Bone marrow transplantation as a strategy for tolerance induction in the clinic

Front Biosci (Landmark Ed). 2009 Jan 1;14:611-20. doi: 10.2741/3267.

Abstract

The only way to overcome the need for life-long immunosuppression in a transplant recipient is to induce tolerance. Deletional tolerance can be reliably achieved with the induction of mixed chimerism through transplantation of donor bone marrow (BM). Despite the development of increasingly milder BM transplantation (BMT) animal models, BM engraftment in humans still requires considerably toxic conditioning and puts patients at risk for the development of GVHD. However, in a proof-of-concept trial, mixed chimerism and tolerance have been successfully induced in highly selected patients suffering from both end-stage renal disease and multiple myeloma. Meanwhile, there has been notable progress in developing advanced experimental BMT regimens, in particular through the use of costimulation blockers. Costimulation blockade in rodent models allowed the design of BMT protocols entirely devoid of irradiation. Costimulation blockers have also succeeded in more complex protocols in non-human primates. They are under clinical evaluation in renal transplantation as immunosuppressive therapy. Costimulation blockade may lead the way for the development of milder BMT protocols and broader application of mixed chimerism in organ transplantation.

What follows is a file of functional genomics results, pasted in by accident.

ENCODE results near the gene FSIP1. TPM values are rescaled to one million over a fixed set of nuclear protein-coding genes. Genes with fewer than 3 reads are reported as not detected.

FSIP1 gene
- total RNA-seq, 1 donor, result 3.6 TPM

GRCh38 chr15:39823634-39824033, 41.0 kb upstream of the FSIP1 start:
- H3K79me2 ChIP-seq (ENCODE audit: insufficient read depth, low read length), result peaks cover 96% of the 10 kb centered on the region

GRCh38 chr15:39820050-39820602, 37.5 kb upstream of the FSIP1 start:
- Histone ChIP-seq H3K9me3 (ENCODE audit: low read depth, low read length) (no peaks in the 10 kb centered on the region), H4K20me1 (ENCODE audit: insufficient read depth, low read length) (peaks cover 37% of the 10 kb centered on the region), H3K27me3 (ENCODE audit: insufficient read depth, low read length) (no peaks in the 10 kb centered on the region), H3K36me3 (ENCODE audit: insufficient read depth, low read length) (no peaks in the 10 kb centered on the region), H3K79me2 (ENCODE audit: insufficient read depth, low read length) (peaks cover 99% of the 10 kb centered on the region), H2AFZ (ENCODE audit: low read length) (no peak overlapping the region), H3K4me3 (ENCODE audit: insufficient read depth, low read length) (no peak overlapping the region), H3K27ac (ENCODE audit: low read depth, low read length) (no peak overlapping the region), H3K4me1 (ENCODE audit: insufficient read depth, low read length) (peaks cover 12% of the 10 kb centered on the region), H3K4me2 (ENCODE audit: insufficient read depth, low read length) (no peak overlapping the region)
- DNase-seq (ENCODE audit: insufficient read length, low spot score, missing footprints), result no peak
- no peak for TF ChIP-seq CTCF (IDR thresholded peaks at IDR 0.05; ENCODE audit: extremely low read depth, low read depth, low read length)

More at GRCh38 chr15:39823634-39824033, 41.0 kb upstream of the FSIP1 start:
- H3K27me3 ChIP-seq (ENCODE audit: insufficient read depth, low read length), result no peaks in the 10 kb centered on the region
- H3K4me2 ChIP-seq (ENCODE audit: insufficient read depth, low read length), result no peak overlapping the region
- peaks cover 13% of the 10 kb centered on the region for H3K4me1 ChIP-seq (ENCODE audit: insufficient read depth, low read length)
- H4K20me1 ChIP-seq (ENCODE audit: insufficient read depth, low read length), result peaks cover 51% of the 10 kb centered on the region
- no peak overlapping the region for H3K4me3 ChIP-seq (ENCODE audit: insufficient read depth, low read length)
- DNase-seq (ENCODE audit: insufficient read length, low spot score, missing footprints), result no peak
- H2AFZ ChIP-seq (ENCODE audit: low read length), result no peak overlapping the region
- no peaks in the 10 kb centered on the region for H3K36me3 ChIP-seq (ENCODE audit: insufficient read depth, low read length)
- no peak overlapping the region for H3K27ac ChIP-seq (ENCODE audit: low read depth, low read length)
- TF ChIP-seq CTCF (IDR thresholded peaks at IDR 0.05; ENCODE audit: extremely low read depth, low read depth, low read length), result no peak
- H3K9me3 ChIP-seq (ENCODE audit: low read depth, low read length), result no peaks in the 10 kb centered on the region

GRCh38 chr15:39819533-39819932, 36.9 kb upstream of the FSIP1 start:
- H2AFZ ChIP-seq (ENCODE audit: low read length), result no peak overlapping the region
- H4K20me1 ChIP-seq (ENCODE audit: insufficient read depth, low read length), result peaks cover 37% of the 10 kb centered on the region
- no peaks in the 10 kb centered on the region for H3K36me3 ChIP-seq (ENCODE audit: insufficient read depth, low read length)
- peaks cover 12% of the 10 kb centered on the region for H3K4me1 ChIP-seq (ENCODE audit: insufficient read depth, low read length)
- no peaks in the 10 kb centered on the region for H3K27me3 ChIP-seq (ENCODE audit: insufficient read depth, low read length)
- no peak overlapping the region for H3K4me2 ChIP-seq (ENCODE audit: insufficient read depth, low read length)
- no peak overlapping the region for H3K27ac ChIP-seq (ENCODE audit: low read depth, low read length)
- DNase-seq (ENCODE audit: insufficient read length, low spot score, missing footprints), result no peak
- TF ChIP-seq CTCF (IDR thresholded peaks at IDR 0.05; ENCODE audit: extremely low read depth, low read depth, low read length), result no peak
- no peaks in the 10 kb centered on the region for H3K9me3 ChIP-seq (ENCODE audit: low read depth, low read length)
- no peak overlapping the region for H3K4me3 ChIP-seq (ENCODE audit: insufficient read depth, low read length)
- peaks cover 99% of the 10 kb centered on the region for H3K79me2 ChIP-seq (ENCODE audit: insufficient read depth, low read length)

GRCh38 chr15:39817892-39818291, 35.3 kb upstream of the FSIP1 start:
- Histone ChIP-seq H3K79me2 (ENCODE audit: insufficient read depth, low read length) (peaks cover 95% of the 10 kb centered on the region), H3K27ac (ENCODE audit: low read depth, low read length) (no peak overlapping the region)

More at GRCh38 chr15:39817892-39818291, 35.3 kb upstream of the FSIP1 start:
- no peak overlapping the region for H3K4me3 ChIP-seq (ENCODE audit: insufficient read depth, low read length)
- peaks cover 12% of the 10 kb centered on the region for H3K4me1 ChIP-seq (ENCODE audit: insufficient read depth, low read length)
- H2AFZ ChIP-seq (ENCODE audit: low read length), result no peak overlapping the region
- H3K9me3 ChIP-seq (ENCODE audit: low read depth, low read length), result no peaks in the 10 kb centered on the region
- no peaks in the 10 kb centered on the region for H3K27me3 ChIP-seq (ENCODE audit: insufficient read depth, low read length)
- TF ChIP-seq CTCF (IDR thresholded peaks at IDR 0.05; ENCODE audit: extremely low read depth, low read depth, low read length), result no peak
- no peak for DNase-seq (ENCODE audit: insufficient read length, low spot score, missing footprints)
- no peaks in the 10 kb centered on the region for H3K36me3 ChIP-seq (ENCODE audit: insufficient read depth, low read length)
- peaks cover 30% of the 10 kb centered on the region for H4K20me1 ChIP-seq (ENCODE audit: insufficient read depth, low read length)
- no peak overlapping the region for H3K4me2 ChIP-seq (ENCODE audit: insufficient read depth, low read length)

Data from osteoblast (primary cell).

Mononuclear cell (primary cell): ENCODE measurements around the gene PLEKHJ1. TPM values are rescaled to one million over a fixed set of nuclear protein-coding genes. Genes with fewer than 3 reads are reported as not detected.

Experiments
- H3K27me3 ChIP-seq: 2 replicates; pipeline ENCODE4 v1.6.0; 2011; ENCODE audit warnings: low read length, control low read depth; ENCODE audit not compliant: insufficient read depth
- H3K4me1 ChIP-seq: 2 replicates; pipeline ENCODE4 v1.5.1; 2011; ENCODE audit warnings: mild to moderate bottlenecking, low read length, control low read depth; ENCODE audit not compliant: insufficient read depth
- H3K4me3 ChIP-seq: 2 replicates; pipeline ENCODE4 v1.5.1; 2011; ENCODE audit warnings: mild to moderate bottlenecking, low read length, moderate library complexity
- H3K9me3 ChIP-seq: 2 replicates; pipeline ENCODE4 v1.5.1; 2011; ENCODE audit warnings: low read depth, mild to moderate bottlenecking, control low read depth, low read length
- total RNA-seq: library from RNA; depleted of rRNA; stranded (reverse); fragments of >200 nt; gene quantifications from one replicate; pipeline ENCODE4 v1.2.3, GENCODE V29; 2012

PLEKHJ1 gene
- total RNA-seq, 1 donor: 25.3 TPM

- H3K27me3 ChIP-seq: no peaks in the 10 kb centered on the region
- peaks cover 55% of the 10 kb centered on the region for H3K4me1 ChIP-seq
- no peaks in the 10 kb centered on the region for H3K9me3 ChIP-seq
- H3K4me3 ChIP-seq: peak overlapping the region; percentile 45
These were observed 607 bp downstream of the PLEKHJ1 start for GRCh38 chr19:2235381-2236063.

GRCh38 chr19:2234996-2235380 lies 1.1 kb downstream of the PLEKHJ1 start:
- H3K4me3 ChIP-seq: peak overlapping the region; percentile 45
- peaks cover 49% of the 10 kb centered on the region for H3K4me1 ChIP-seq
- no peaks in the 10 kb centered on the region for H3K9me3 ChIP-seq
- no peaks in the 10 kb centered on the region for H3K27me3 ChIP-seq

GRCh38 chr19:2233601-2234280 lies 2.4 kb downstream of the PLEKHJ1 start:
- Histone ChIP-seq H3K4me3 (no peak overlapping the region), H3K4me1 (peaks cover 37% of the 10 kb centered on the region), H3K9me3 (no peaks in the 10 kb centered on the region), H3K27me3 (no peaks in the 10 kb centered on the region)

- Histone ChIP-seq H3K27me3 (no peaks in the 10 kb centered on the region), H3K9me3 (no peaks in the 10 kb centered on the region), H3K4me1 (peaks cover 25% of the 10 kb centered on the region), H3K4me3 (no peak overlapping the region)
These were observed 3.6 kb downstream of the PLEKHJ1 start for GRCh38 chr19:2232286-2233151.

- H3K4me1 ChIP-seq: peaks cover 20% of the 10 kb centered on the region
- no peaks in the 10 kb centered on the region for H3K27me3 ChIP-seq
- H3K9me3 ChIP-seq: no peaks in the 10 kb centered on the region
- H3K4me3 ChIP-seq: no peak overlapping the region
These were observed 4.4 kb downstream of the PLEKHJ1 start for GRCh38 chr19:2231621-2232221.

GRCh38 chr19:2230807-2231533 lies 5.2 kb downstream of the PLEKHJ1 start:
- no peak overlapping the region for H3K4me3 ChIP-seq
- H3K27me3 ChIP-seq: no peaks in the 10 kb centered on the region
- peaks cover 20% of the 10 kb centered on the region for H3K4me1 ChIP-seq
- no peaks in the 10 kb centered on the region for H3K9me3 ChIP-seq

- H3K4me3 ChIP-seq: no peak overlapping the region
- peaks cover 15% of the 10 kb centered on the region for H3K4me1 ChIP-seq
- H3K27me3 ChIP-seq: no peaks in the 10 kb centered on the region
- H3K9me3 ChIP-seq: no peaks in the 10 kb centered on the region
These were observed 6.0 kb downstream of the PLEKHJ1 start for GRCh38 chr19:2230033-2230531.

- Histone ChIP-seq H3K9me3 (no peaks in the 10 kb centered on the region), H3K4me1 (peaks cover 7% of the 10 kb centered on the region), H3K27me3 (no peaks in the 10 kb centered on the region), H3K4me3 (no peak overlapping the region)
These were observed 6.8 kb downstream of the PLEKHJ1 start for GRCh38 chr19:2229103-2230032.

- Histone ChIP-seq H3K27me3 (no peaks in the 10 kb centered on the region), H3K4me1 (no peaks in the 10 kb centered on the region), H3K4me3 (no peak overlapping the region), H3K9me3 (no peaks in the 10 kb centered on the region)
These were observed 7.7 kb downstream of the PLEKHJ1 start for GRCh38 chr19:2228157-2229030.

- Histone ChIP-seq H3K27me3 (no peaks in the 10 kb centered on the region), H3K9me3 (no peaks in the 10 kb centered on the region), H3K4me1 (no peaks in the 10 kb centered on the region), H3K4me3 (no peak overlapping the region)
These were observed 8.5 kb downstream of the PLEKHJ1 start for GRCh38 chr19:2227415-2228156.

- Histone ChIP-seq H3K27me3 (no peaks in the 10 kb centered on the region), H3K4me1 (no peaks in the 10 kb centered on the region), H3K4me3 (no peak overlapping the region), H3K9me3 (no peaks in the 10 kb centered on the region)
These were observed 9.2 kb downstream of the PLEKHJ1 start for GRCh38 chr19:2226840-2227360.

Publication types

  • Research Support, Non-U.S. Gov't
  • Review

MeSH terms

  • Animals
  • Bone Marrow Transplantation / immunology*
  • Chimera
  • Humans
  • Immune Tolerance*
  • Immunosuppressive Agents / administration & dosage
  • Mice

Substances

  • Immunosuppressive Agents